A Canada flag flies beside an Nunavut flag in Iqaluit, Nunavut on July 31, 2019. The government of Nunavut is affirming its intention to create a civilian police oversight body after a recent review of a shooting death of an Inuit man. Territorial Justice Minister Jeannie Ehaloak says it’s a priority for her government to stop relying on other police forces to investigate actions of the RCMP. THE CANADIAN PRESS/Sean Kilpatrick

Nunavut moving to civilian police review following RCMP shooting report

Trust between Inuit and RCMP has been an issue for a long time

Nunavut is preparing legislation to create a civilian police review agency after a recent review of a shooting death of an Inuit man released almost no information about what happened.

“We are actively discussing partnerships with civilian lead investigative bodies and will soon bring forward the legislative changes required to ensure a civilian body has full statutory authority to conduct investigations in the territory,” territorial Justice Minister Jeannie Ehaloak said in an email.

Ehaloak, who has said before that she supports civilian reviews, made the promise after the Ottawa Police Service released results of an investigation into the shooting death of Attachie Ashoona in Kinngait, Nunavut, on Feb. 27.

Investigators found officers “did not exceed the use of force necessary to control the situation.”

No information on the circumstances was released. Ottawa police said they interviewed five RCMP officers and 10 people from the community, but there was silence on what Ashoona was doing or why the officers fired their guns.

Ashoona’s name wasn’t released until this week.

“They’re doing what the current system currently allows,” said Benson Cowan, head of Nunavut’s legal aid society. “All it does is erode trust in the institutions that are so important.”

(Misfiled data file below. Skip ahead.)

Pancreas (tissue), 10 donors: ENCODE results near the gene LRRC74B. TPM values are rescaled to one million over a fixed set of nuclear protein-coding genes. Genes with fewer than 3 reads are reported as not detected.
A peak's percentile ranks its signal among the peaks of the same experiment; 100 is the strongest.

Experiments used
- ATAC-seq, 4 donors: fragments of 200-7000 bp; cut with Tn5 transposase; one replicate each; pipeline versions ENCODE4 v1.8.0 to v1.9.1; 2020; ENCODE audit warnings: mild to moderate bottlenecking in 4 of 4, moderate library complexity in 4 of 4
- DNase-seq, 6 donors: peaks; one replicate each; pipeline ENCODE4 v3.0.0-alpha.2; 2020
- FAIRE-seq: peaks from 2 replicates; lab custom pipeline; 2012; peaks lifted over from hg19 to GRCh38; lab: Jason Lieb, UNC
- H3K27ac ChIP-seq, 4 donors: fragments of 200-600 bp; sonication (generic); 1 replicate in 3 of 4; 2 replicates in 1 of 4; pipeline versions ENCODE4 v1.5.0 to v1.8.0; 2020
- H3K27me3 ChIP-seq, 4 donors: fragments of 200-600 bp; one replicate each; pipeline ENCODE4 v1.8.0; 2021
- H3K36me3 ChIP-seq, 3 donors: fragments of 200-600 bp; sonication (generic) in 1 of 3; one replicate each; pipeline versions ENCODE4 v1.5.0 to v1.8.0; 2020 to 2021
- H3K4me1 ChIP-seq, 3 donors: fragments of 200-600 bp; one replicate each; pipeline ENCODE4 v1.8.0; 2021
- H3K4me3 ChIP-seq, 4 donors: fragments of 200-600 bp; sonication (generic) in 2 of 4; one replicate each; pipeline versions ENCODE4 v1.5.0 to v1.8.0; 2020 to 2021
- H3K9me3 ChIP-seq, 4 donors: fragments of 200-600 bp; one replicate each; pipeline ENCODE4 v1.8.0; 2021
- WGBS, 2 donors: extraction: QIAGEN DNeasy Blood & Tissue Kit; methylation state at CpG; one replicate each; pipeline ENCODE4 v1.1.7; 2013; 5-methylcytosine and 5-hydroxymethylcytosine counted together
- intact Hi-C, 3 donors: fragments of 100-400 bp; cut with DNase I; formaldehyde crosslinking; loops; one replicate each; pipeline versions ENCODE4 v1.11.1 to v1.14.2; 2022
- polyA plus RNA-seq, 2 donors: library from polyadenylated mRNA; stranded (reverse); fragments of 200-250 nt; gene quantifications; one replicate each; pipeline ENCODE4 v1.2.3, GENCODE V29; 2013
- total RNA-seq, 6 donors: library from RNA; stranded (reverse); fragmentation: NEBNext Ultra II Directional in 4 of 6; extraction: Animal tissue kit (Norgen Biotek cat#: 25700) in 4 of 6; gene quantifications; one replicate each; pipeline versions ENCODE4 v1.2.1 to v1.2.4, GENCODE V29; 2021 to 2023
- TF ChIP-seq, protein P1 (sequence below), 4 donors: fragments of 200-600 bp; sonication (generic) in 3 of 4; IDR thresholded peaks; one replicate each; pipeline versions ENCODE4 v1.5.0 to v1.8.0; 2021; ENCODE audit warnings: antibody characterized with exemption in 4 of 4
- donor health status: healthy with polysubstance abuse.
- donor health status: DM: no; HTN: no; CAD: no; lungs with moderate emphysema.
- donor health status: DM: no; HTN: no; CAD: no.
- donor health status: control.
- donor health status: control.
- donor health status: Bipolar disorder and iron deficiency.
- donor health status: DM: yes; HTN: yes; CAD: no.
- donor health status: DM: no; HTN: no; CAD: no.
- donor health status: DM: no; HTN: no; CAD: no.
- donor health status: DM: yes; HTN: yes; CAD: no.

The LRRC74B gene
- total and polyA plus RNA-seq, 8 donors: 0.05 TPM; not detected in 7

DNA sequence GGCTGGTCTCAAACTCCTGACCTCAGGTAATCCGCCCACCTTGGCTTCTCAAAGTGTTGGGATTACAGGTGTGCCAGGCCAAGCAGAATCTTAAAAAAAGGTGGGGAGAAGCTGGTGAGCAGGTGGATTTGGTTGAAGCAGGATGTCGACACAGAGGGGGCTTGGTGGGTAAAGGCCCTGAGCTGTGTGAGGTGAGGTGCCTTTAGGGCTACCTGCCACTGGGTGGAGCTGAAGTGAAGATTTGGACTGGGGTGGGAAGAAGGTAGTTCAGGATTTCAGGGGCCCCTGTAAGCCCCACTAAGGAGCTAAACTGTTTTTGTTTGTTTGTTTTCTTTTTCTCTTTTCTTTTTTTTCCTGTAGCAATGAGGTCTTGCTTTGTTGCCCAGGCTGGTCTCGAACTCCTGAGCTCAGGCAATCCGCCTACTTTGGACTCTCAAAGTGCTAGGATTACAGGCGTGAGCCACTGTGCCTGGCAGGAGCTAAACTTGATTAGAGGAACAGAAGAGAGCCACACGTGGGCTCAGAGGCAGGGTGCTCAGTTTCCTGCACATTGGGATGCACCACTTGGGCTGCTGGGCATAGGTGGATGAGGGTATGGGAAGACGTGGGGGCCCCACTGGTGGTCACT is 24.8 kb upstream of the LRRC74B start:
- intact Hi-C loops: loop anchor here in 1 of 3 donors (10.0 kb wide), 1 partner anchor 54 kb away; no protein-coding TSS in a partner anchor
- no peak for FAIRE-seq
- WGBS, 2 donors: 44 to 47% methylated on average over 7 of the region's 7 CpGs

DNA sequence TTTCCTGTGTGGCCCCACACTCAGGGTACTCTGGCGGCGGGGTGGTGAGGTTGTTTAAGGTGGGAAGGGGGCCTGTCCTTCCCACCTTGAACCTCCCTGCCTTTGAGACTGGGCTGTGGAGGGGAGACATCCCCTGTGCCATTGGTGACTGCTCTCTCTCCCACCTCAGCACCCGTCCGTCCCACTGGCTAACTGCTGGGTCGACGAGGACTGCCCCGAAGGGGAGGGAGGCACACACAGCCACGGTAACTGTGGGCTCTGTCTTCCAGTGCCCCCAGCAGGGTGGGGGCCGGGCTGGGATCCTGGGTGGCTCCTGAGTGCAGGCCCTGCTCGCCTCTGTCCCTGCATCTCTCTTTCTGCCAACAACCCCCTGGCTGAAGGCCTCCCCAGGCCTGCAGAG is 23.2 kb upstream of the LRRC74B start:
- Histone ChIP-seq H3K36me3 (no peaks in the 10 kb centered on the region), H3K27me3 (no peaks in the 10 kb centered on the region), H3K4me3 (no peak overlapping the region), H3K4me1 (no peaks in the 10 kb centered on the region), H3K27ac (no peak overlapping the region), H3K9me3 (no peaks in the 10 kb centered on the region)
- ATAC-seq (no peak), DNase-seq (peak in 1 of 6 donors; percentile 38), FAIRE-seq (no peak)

Kinngait Mayor Timoon Toonoo confirmed council hadn’t received any information on the investigation.

“We haven’t got anything,” he said.

Cowan said the review may have been thorough and complete. But nobody except the investigators knows that.

“I don’t think anyone would look at this and say this would build trust.”

Trust between Inuit and RCMP has been an issue for a long time.

“Nunavummiut have expressed the desire to move away from police- led investigations into serious incidents involving members of the RCMP V Division,” Ehaloak said.

ALSO READ: Jagmeet Singh calls for ‘systemic change’ for policing during Vancouver Island visit

Northern media report there are at least six current investigations into RCMP behaviour. Several Arctic politicians have called for body cameras on Mounties.

In June, video showed an apparently intoxicated Inuit man being knocked over by the door of a slowly moving police vehicle before he was arrested. He was taken to the detachment lockup where he was badly beaten by a fellow prisoner. The man was never charged.

There are historic grievances as well. The force has been criticized for its role in ushering Inuit into communities and killing sled dogs that would have allowed them to leave.

Nunavut RCMP were not available for comment.

New Democrat Nunavut MP Mumilaaq Qaqqaq said civilian oversight of police would be a good thing, but wouldn’t address why so many Inuit get into trouble in the first place.

“Where do we see violence? Where do we see crime? We see that where there is poverty.

“We see that in Nunavut because of the lack of basic human needs being met.”

She urged Ehaloak to look at other solutions to policing problems in Nunavut, pointing to Indigenous police services in other parts of Canada.

Qaqqaq said the federal government needs to step up to ease ills such as poor housing behind many of Nunavut’s social and criminal problems.

“The federal government is doing less than the bare minimum for Inuit people,” she said.

— By Bob Weber in Edmonton.

The Canadian Press


Like us on Facebook and follow us on Twitter.

Want to support local journalism during the pandemic? Make a donation here.

NunavutPolice

Get local stories you won't find anywhere else right to your inbox.
Sign up here

Just Posted